1 Foolish Ratio to Find Companies Gushing With Cash

Cash is the lifeblood of companies. Without cash flowing through its coffers, even a company with great sales reports might not survive in the long run.

Today, I would like to introduce one financial ratio that might capture the essence of how much cash is flowing through a company and whether that company is able to keep more of it.

With the ratio, we can find companies that are gushing with cash and they can in turn be investment candidates worth studying

The Foolish Flow Ratio

To introduce the Foolish Flow Ratio, I turn to the Motley Fool’s Chief Executive Officer Tom Gardner. Tom shared his thoughts on this ratio in the Fool’s own book Rule Breakers, Rule Makers:

“Naturally, when we search for rule-making companies, we’d like them to make the best use of the money that flows through their business. As investors, we need to monitor those tides coming in and going out, because businesses survive on their cash.

In ideal circumstances, a business will bring money in quickly, like the continuous rush of a waterfall, but pay it out slowly, like water drips from an old sink.”

In essence, Tom prefers to look for companies which are able to bring in gushes of cash while paying it out slowly on the other end. To capture this dynamic, Tom looks at three major elements in a company’s balance sheet: current assets, all cash, and current liabilities.

These three figures are used to form the Foolish Flow Ratio as seen below:

Foolish Flow Ratio

Tom sees cash as the only real asset. Unsold products and uncollected bills (current assets) are deemed to be weaknesses. (Remember that we are trying to find companies which have real cash flowing in and less cash flowing out.)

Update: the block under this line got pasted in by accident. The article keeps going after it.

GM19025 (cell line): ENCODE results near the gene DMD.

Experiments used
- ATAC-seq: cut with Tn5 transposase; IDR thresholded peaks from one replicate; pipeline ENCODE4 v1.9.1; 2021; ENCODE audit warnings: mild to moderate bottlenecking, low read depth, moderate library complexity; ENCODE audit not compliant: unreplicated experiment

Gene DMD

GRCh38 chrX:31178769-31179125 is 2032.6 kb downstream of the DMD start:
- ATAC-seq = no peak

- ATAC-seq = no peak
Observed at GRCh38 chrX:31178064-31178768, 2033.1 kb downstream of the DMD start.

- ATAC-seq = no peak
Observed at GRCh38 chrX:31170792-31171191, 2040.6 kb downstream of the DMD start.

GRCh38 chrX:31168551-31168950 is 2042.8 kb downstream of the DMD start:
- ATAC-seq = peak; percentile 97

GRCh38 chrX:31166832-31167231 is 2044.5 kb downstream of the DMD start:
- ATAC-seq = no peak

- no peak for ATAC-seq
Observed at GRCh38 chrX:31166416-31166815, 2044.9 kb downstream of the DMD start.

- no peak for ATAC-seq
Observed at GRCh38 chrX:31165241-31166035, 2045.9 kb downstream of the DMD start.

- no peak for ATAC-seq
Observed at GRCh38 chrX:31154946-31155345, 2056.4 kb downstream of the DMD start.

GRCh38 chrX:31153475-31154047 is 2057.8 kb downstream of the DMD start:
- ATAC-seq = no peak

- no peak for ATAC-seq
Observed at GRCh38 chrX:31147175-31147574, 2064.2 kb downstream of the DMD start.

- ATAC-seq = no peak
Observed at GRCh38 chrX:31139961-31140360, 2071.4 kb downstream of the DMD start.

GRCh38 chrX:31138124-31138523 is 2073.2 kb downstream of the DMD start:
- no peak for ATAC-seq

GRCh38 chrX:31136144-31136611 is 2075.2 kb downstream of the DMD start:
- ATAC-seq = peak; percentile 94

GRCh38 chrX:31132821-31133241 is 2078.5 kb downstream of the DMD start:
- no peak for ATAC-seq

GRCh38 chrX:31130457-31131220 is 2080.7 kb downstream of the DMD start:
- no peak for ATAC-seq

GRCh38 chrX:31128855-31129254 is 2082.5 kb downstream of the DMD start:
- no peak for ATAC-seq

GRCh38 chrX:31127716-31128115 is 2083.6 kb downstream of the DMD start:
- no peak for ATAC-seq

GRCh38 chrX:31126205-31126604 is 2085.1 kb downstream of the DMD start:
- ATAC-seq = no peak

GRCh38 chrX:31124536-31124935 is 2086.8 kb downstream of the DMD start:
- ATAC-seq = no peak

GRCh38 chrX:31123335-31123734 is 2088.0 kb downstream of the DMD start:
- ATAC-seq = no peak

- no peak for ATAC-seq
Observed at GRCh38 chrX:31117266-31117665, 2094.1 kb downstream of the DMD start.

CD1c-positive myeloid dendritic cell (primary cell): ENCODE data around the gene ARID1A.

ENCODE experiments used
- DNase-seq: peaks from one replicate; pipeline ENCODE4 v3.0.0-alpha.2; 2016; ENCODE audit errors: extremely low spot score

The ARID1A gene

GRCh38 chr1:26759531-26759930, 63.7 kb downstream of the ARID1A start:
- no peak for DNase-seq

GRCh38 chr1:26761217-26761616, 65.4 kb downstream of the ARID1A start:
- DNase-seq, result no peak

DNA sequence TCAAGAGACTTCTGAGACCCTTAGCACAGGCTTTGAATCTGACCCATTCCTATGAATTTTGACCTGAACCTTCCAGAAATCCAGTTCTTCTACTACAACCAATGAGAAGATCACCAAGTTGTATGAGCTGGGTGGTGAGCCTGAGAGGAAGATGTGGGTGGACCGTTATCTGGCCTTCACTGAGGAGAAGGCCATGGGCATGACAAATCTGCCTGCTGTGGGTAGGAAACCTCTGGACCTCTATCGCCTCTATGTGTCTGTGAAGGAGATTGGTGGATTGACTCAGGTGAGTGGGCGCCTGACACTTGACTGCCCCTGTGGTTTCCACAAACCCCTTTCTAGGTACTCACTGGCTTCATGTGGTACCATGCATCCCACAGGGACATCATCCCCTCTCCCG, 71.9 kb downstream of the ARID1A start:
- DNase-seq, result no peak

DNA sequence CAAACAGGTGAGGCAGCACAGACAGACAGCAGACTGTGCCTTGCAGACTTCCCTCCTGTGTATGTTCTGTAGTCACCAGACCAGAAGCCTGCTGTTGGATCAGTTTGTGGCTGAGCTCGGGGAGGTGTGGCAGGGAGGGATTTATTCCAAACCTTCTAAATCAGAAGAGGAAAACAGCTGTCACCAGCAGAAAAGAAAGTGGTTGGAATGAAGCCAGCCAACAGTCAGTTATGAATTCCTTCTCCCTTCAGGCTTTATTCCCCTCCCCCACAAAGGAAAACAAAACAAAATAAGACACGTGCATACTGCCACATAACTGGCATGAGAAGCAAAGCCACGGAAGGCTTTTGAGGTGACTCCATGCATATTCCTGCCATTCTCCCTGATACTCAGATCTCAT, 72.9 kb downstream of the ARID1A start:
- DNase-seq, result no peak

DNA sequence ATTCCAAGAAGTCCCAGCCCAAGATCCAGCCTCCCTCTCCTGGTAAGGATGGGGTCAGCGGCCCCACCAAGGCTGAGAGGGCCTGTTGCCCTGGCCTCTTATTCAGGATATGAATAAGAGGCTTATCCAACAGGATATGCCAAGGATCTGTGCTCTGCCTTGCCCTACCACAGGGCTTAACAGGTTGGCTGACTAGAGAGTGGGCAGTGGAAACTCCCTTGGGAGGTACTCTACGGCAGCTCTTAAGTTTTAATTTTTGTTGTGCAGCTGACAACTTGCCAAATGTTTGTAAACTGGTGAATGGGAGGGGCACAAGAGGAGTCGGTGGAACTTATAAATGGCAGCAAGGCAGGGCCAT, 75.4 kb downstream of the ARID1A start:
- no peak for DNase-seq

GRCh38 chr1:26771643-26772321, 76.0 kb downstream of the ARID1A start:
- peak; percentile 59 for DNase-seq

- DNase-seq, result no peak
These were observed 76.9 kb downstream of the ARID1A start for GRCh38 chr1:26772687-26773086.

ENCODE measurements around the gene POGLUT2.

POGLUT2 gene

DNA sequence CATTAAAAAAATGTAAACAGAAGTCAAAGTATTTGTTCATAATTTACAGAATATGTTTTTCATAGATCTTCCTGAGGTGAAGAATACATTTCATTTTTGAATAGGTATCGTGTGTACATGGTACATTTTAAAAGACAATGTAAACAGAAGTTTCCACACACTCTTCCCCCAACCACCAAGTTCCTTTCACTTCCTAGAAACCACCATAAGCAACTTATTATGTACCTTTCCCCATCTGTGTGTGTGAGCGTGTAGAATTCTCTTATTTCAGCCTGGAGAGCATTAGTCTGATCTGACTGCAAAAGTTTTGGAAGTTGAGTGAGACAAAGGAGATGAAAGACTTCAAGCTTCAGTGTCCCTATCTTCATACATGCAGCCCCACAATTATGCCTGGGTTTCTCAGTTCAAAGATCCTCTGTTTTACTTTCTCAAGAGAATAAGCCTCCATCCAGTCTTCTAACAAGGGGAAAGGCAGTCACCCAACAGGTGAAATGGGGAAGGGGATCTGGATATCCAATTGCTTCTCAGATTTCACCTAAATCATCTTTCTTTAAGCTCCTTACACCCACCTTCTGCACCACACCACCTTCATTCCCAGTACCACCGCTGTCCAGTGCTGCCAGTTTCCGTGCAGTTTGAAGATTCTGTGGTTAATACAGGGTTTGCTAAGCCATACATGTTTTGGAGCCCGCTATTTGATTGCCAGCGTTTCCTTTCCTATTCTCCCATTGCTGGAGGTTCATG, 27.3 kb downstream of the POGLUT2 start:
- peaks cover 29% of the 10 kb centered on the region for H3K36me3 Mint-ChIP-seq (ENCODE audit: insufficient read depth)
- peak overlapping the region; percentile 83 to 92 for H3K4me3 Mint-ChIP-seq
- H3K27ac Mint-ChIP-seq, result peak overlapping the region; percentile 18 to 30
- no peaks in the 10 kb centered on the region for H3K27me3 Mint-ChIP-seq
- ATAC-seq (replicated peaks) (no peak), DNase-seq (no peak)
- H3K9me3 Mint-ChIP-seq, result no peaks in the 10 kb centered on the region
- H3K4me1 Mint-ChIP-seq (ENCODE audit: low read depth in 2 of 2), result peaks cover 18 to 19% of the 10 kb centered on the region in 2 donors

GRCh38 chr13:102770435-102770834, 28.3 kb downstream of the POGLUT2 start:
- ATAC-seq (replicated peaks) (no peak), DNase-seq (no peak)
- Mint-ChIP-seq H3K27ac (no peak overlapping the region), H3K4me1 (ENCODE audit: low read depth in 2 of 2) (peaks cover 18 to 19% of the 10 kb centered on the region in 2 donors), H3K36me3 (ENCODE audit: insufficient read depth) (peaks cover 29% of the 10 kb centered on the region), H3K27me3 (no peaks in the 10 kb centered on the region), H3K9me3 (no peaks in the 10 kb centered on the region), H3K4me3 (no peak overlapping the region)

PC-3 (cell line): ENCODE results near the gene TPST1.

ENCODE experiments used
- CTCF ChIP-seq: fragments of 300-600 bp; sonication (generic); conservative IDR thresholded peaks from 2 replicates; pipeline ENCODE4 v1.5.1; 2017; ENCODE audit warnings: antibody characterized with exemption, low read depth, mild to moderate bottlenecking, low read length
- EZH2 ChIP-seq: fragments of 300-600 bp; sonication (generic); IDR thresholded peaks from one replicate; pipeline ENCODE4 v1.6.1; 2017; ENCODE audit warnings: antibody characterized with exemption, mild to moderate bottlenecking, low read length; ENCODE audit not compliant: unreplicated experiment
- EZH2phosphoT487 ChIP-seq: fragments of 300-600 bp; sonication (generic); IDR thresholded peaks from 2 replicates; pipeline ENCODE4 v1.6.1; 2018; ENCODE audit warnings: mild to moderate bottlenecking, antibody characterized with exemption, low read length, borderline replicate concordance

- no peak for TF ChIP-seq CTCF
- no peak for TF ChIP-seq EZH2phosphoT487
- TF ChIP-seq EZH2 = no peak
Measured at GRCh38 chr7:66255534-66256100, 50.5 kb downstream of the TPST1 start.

With that in mind, having more current liabilities (seen as a company holding off on payments) is a better thing – provided, that is, there is enough cash to cover for it.

Taking it all together, if the ratio is below 1, it could be a positive sign.

Test driving the ratio

Let’s use three local companies as examples on how the ratio can work. They are namely, vehicle inspection unit Vicom Limited (SGX: V01), supermarket operator Sheng Siong Group Ltd  (SGX: OV8), and retailer F J Benjamin Holdings Ltd (SGX: F10).

I have summarised the three shares’ current assets, cash, current liabilities, and Foolish Flow Ratios in the table below:

Foolish flow ratio

Source: Companies’ latest earnings report

As you can see, both Vicom and Sheng Siong have strong Foolish Flow Ratios of below 1 due to their large cash positions on their balance sheets.

F J Benjamin, on the other hand, did less good. It had little cash to show with most of its current assets tied up in inventory (unsold goods).

Foolish take away

The Foolish Flow ratio is one way to think about your investments. To be sure, there is no single ratio that can define the future winners in the stock market.

We may also want to see a company have a repeatable business that earns heathy gross margins and net margins. If the company has amassed a large cash position on its balance sheet, it gets better.

When we have all the ducks lined up, we have one final question to ask ourselves. And, that question will be the topic of my next article.

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The information provided is for general information purposes only and is not intended to be personalised investment or financial advice. Motley Fool Singapore contributor Chin Hui Leong owns shares in Vicom.